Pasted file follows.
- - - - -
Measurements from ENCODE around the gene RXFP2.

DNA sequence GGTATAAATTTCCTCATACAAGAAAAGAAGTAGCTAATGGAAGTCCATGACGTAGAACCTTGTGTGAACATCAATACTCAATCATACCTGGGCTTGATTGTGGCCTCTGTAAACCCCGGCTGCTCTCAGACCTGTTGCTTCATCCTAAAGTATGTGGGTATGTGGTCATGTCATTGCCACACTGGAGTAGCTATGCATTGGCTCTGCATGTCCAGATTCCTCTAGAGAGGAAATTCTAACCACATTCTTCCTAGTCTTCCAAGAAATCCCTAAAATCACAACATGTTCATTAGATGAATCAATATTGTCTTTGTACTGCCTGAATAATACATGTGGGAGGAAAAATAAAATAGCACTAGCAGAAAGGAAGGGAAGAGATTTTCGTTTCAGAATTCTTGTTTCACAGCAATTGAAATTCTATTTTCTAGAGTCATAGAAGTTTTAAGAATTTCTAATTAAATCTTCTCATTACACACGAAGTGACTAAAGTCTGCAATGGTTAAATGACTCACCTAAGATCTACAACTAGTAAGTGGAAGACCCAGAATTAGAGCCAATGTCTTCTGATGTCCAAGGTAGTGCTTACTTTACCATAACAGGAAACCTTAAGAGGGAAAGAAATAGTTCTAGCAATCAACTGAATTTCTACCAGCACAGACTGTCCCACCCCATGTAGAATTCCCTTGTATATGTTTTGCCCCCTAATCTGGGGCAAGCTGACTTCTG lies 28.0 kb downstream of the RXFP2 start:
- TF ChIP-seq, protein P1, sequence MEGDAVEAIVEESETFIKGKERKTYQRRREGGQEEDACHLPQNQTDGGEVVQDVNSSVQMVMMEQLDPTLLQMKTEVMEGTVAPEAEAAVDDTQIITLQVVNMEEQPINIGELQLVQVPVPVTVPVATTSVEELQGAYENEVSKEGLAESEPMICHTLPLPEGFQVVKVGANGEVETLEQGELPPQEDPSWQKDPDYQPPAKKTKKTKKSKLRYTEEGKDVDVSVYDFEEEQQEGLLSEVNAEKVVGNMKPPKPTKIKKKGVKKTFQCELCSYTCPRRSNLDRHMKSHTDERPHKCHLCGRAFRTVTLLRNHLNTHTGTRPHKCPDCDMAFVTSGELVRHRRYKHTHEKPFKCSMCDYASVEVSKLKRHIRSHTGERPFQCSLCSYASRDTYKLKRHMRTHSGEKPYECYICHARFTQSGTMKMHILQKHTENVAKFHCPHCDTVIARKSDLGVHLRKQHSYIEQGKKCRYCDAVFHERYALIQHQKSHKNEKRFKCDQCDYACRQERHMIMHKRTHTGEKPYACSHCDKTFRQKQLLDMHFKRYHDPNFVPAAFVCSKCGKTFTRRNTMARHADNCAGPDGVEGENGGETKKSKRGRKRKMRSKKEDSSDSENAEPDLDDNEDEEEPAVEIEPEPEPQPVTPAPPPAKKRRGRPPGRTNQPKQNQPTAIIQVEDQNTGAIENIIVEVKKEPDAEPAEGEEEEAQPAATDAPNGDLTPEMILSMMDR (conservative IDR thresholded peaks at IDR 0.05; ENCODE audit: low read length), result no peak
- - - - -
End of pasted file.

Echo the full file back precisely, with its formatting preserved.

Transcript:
Measurements from ENCODE around the gene RXFP2.

DNA sequence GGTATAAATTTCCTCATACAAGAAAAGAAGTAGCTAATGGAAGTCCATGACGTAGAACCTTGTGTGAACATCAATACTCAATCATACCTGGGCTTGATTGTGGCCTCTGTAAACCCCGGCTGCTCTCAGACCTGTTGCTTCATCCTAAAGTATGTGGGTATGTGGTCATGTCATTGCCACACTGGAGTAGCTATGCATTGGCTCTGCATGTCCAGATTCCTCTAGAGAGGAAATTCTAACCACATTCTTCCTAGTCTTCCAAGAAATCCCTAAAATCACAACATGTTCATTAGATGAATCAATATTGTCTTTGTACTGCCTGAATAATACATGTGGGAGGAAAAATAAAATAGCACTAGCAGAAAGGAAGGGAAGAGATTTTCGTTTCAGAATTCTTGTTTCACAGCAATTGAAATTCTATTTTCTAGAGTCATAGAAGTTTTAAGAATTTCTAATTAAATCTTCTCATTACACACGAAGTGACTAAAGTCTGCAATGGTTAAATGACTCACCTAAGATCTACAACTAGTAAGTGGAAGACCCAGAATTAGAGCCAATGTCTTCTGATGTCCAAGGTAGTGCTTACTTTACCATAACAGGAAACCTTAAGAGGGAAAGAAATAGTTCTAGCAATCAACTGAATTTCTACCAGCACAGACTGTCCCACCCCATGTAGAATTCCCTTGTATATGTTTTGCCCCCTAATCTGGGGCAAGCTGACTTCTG lies 28.0 kb downstream of the RXFP2 start:
- TF ChIP-seq, protein P1, sequence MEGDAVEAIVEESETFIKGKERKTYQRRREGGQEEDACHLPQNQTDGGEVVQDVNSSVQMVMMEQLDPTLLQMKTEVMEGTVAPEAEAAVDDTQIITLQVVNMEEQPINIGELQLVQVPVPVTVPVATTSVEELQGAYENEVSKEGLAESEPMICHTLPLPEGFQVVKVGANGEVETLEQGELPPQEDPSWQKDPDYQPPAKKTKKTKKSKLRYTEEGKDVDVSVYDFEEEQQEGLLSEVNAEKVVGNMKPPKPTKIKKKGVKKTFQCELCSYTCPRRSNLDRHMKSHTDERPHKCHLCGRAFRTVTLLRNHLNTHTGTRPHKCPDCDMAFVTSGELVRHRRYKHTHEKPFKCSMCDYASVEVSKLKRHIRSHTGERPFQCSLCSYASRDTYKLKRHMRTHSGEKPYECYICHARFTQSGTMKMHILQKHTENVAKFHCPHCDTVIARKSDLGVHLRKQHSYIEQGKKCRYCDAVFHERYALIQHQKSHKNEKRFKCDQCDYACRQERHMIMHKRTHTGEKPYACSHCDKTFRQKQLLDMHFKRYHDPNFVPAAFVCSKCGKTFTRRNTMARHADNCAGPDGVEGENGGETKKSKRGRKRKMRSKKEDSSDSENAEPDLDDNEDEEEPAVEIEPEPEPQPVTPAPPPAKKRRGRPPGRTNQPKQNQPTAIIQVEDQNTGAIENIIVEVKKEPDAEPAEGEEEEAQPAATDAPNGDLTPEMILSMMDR (conservative IDR thresholded peaks at IDR 0.05; ENCODE audit: low read length), result no peak